Joe Rogan's popular and controversial podcast briefly vanished from Spotify's platform on Friday afternoon as a result of what the streaming service called a 'technical issue.'
The Joe Rogan Experience, which has been at the center of a firestorm over COVID misinformation claims and the host's repeated use of the n-word, was unavailable to Spotify users for about 20 minutes. Shares in the streaming giant plunged by five per cent in the wake of the outage, and closed 4.33 percent down on Thursday.
The streaming service told Engadget that a number of shows were being affected by an unspecified 'technical issue,' which Spotify promised should be resolved soon.
Rogan's podcast can now be accessed again.
Spotify's shares dipped 5 percent after Rogan's show temporarily disappeared from its platform.
The company has been under fire after Rogan, who signed a $200-million deal with Spotify in 2020, according to latest reporting by the New York Times, aired controversial COVID-19 views on his show and drew protests from artists Neil Young, Joni Mitchell, David Crosby and India Arie, who pulled their music from Spotify.
Earlier this month, film director Ava DuVernay, severed her ties with Spotify as she was set to produce a podcast with the company over its backing of Rogan.
Spotify's Chief Content Officer Dawn Ostroff told advertisers at a conference last week that the backlash around Rogan's podcast had been a 'real learning experience' for the streaming service.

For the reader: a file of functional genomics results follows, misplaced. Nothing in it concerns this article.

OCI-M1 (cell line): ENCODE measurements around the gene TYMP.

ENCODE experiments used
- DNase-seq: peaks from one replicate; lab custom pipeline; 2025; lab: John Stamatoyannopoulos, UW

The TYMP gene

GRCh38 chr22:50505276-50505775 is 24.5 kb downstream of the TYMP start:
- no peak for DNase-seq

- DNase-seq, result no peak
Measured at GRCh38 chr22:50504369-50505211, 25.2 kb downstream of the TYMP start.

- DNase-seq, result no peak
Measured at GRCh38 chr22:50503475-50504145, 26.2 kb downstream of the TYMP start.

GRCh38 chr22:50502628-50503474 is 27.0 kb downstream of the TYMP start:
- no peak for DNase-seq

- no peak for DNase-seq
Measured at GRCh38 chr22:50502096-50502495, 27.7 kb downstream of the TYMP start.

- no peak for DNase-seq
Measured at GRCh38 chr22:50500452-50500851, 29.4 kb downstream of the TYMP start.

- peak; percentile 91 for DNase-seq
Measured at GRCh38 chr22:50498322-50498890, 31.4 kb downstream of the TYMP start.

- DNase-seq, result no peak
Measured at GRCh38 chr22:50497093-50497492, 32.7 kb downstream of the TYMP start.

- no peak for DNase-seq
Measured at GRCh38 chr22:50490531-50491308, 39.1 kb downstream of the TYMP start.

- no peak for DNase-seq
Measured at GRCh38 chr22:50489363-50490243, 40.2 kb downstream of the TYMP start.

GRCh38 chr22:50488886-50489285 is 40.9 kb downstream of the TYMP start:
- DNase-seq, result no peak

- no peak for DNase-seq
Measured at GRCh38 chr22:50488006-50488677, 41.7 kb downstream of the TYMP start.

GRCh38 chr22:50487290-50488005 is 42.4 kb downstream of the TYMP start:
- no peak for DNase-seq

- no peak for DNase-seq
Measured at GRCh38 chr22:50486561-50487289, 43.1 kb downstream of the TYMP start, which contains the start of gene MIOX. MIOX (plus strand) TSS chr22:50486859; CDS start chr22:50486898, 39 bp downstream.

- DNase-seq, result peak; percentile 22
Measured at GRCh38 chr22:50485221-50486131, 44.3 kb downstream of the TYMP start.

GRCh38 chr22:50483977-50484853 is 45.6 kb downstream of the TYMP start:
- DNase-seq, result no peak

Despite intense criticism over Rogan's anti-coronavirus vaccine comments and use of racial slurs, Spotify CEO Daniel Ek made it clear that his company is not willing to part ways with him.
In a message to employees earlier this month, Ek acknowledged that Rogan’s racist language was 'incredibly hurtful' and said that the comedian and host was behind the removal of dozens of episodes of 'The Joe Rogan Experience.'
'While I strongly condemn what Joe has said and I agree with his decision to remove past episodes from our platform, I realize some will want more,' Ek said in the note. 'And I want to make one point very clear — I do not believe that silencing Joe is the answer.'
He continued: 'we should have clear lines around content and take action when they are crossed, but canceling voices is a slippery slope. Looking at the issue more broadly, it’s critical thinking and open debate that powers real and necessary progress.'
The company's shares, which have fallen about 59 percent since hitting a record high nearly a year ago, were trading at $152.27 on the New York Stock Exchange on Friday afternoon.